Question regarding vibrato

May 25, 2021, 2:52 PM · Hi,
So I have been playing the violin for two years and and I just started learned vibrato. I have a list of exercises. However, I am confused regarding one thing. When doing wrist vibrato, do you move your wrists back and fourth and just keep that first joint of the fingers loose and let it move passively along the wrist's movement. Or do you move both the wrist and the first joint actively simultaneously. I might be overthinking it, but I hope I can get something to clear this confusion.
Thank you :)

Replies (4)

May 25, 2021, 3:02 PM · I believe it is the action of the wrist/arm. The joints in the finger and wrist should be loose and relaxed
May 25, 2021, 3:40 PM · Check out NATHAN COLE online here:

Toward the end of the video he demonstrates 4 exercises from Simon Fischer's book "Warming up" - these exercises can be done without using the bow just to loosen up your left hand and arm. Cole says he does these warmups before playing - and I tried it starting the other day and (by gosh) I had a vibrato as soon as I started to make noise (i.e., used my bow) instad of having to wait for it to develop.

Whether you eventually develop an arm vibrato or a hand/finger vibrato, hand and finger flexibility will be critical.

May 25, 2021, 4:03 PM · The motion is the same as knocking on a door (quietly, not banging with your whole arm.) It is best to do the beginning hand vibrato in 3rd or 4th position with the wrist contacting the upper bout of the violin. The motion is also similar to waving goodby (but not the way the Queen of England does it.)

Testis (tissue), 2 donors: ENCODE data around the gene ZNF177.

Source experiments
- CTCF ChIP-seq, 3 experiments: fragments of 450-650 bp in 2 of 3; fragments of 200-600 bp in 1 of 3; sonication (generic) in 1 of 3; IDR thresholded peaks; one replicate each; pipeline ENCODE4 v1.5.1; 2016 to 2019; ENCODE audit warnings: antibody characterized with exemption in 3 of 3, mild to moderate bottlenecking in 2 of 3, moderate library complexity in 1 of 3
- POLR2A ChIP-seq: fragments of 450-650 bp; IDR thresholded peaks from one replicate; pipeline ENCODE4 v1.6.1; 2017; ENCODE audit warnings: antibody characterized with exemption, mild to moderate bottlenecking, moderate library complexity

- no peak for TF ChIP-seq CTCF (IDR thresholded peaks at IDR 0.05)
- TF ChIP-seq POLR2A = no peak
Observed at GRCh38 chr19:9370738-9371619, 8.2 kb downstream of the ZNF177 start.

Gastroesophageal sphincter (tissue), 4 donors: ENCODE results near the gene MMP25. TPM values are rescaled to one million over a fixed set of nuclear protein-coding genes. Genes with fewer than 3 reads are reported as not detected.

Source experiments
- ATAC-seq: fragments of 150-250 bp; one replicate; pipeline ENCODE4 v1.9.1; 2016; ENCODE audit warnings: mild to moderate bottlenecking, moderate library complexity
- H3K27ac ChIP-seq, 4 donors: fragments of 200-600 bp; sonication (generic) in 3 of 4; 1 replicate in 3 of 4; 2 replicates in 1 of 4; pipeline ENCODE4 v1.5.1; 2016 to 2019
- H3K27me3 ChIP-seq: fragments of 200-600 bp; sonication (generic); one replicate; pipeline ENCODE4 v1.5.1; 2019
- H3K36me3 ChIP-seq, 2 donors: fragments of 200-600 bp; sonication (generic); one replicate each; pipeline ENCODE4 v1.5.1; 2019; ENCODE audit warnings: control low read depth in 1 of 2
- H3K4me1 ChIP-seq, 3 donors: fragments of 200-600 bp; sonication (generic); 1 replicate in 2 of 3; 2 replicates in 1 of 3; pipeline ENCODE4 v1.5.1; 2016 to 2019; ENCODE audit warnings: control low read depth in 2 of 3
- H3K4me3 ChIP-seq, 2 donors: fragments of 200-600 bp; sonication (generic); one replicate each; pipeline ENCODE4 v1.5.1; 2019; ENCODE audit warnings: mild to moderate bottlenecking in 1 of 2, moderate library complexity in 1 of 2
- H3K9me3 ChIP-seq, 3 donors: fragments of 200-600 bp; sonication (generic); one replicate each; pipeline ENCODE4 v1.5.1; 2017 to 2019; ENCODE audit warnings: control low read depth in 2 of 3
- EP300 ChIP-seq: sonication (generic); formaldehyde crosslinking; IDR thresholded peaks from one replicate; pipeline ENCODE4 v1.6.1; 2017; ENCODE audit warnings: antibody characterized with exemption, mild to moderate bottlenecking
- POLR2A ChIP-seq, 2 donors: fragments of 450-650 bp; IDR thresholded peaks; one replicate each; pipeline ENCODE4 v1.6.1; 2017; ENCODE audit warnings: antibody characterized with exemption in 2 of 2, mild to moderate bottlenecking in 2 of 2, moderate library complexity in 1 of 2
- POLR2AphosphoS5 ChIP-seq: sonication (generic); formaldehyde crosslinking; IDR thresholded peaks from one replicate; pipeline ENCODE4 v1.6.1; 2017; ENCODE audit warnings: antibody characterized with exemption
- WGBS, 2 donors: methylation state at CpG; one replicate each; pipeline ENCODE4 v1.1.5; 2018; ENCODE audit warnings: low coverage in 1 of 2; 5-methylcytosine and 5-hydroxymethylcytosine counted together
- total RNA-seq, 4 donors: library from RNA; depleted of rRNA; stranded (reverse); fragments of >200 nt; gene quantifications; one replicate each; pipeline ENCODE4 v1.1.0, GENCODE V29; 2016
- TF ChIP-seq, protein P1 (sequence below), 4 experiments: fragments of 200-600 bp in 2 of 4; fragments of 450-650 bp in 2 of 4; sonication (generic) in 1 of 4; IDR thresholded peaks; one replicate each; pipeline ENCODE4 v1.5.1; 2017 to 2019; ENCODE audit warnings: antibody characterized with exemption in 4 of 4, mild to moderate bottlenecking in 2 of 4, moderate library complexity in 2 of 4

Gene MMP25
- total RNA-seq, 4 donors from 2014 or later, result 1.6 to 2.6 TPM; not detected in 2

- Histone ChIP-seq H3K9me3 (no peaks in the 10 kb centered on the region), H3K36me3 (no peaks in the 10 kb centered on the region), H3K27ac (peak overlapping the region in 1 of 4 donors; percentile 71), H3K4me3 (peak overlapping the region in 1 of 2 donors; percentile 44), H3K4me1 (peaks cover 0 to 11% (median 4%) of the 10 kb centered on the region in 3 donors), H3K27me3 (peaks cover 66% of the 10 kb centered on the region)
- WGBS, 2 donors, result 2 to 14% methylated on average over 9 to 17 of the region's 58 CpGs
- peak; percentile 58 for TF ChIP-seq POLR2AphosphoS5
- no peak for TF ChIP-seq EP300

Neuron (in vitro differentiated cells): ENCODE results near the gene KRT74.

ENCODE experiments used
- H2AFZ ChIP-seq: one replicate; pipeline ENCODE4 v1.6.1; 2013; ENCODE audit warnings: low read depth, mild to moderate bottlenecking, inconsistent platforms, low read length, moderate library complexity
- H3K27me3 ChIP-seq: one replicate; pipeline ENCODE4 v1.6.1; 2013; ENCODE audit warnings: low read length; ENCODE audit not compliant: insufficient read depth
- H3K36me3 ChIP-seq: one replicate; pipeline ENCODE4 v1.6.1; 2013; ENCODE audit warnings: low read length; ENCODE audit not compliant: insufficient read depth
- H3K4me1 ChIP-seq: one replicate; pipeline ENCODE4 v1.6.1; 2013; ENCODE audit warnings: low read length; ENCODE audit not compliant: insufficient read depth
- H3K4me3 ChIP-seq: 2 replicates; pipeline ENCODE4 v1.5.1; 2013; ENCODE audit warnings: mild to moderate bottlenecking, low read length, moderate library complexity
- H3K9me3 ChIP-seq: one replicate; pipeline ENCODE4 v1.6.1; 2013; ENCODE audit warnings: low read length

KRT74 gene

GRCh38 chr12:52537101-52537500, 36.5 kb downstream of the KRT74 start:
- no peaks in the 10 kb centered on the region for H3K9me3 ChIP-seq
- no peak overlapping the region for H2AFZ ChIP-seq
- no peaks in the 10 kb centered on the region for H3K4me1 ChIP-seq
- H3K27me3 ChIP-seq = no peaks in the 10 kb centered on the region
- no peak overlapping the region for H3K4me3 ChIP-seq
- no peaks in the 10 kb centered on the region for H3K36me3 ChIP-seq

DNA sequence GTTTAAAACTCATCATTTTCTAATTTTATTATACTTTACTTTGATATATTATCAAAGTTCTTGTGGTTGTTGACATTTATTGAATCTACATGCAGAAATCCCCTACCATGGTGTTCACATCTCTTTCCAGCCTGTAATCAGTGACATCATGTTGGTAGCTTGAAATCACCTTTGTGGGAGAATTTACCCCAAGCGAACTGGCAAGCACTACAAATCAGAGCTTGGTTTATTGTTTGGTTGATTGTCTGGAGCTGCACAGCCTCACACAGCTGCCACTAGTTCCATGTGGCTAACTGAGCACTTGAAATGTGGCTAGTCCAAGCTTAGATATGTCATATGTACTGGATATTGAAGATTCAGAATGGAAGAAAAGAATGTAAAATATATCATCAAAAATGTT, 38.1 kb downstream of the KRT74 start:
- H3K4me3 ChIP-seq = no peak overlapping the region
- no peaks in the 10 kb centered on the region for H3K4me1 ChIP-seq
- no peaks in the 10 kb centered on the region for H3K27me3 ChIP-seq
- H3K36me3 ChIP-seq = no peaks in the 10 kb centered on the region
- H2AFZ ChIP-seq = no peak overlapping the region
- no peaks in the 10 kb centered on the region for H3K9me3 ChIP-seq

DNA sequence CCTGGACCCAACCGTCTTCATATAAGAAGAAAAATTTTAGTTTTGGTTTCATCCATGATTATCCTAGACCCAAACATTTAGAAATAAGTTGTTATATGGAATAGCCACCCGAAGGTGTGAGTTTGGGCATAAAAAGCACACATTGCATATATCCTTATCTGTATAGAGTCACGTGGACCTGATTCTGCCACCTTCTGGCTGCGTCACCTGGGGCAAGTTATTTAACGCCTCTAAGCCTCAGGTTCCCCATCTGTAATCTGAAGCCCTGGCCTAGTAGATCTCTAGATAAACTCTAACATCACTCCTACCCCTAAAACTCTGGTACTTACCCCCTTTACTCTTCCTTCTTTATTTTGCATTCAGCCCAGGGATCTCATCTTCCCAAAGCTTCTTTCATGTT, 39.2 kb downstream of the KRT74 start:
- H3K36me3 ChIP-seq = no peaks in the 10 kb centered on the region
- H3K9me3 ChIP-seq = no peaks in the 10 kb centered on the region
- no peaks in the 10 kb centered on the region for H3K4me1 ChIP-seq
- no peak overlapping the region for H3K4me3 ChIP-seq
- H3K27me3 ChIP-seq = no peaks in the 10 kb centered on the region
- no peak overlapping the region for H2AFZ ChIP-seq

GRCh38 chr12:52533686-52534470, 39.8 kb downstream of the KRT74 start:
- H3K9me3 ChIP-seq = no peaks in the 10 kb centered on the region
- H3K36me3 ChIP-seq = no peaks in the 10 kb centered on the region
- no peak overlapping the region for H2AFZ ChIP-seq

Edited: May 25, 2021, 9:19 PM · greetings,
part of the problem, which is not your fault, is a psychological/physiological misunderstanding. Noticed that in his post, Dr Berg called it a hand vibrato. This is absolutely correct of course and these days, thankfully, More and more teachers are calling it hand vibrato. It is not a wrist vibrato, it is the hand waving. Concomitant with this waving the finger collapses and stands up again at the first joint near the fingernail. That is why it is essential to make sure that these joints are very relaxed. This is such an important point that even many professionals make a habit of checking these joints regularly during practice. As mentioned above, the Nathan Cole demonstration of Simon Fischer’s work should make it all extremely clear.

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